Bernard the robot leaves his bottom behind on a swing in the park (easily done, I suppose), and sadly declares himself the No-bot of the title. It’s a word play to raise a chuckle and Bernard is a likeable red robot who spends the book forlornly searching for his lost bottom. For a time, it’s utilised by his friends bird and bear as a nest (too heavy) and as drums (too tinny). There are false alarms when Bernard thinks he’s spotted it as a hat, a bike basket, a window box and a boat. Eventually, he is reunited with it after finding it being used to make sand castles on the beach. Back on the swing, in the final pages, he makes sure he doesn’t leave it behind, but children will notice that he hasn’t paid the same attention to his arm. Not much of a tale, but Sue Hendra has told it with care. Bernard and his friends are colourful and appealing characters and Sue Hendra makes clever use of robot associated design elements. Some of the illustrations are on graph paper and the endpapers feature the books characters incorporated into circuit diagrams. As far as young children go, a mention of bottoms in a story seldom goes amiss.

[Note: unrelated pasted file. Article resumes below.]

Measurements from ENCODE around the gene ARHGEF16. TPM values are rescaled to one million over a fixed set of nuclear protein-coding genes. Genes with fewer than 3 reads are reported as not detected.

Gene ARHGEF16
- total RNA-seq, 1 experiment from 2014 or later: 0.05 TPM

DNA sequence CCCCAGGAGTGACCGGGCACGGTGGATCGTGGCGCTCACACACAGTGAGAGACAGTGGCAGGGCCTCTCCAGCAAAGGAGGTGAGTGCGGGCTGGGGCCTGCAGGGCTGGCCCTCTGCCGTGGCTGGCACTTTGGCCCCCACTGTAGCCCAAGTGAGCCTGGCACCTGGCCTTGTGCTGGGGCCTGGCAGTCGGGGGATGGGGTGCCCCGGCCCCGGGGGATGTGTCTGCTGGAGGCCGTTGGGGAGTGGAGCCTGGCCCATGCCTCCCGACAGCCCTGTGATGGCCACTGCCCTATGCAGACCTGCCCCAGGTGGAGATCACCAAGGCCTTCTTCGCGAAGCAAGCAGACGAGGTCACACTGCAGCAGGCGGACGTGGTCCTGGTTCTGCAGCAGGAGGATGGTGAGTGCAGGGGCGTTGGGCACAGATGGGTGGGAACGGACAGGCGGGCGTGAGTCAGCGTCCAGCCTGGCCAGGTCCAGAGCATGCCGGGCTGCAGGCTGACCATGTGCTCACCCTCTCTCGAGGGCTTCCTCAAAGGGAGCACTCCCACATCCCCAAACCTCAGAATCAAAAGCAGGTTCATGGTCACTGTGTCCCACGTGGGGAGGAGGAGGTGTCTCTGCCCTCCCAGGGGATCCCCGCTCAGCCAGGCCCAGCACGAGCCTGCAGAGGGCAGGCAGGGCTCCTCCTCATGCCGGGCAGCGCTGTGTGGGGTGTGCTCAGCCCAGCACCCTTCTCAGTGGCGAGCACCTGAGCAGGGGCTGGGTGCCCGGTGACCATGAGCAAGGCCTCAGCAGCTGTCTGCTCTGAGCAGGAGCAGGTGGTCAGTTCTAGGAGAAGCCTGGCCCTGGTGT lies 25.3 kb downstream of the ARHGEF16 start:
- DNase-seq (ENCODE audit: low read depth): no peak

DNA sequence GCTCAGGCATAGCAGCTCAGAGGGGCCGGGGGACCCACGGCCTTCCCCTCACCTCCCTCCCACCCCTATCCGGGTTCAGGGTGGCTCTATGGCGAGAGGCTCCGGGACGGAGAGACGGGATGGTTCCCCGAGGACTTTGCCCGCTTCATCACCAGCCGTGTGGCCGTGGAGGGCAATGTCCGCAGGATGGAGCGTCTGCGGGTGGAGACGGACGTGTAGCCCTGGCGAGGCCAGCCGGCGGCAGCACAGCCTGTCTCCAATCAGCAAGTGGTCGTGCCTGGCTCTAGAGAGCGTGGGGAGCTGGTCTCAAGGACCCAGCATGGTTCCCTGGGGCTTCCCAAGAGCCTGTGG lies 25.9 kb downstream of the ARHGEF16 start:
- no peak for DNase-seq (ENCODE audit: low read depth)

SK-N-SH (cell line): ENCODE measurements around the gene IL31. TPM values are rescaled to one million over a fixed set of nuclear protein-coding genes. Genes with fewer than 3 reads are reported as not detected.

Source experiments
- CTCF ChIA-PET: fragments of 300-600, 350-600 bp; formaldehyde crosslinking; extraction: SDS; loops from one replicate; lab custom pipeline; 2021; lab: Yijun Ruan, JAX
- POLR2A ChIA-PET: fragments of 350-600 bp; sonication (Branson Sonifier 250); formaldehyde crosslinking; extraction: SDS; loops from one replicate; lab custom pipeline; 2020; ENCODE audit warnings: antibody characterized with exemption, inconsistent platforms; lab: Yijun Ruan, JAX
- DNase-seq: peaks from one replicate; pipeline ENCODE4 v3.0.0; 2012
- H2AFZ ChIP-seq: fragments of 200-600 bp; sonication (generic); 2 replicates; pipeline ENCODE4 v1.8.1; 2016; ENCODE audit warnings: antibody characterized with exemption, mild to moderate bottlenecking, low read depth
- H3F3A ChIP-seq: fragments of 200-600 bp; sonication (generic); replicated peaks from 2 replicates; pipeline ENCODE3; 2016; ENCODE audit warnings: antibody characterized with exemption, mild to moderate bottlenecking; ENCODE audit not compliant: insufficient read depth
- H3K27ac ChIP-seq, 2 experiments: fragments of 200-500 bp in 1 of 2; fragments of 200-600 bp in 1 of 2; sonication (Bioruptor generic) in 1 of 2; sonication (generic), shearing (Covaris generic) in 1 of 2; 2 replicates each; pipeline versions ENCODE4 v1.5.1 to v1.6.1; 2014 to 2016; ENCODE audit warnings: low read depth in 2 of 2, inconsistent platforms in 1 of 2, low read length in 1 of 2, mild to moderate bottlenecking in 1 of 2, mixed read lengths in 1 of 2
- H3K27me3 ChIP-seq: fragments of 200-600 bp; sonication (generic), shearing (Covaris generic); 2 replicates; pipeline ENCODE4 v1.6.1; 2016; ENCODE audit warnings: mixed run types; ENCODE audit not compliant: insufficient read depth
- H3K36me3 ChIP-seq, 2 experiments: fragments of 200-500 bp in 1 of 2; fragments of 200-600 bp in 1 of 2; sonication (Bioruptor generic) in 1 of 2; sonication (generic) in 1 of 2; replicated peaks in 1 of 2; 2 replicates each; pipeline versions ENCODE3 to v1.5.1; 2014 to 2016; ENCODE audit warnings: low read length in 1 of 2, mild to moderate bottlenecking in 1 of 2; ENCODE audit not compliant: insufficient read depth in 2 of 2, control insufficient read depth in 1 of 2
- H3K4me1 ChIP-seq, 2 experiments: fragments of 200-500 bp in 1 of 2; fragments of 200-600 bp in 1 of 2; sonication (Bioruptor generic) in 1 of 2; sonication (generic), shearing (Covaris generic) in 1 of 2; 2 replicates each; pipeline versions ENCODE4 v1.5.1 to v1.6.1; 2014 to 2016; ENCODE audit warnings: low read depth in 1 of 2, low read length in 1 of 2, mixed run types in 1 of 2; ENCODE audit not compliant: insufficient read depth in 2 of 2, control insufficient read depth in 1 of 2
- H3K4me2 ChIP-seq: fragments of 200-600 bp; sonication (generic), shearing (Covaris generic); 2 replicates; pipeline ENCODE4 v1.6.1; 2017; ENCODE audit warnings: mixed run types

http://booksforkeeps.co.uk/wp-content/uploads/2020/12/bfklogo.png 0 0 Angie Hill http://booksforkeeps.co.uk/wp-content/uploads/2020/12/bfklogo.png Angie Hill2013-01-01 01:00:092021-11-10 18:17:17No-Bot: The Robot with No Bottom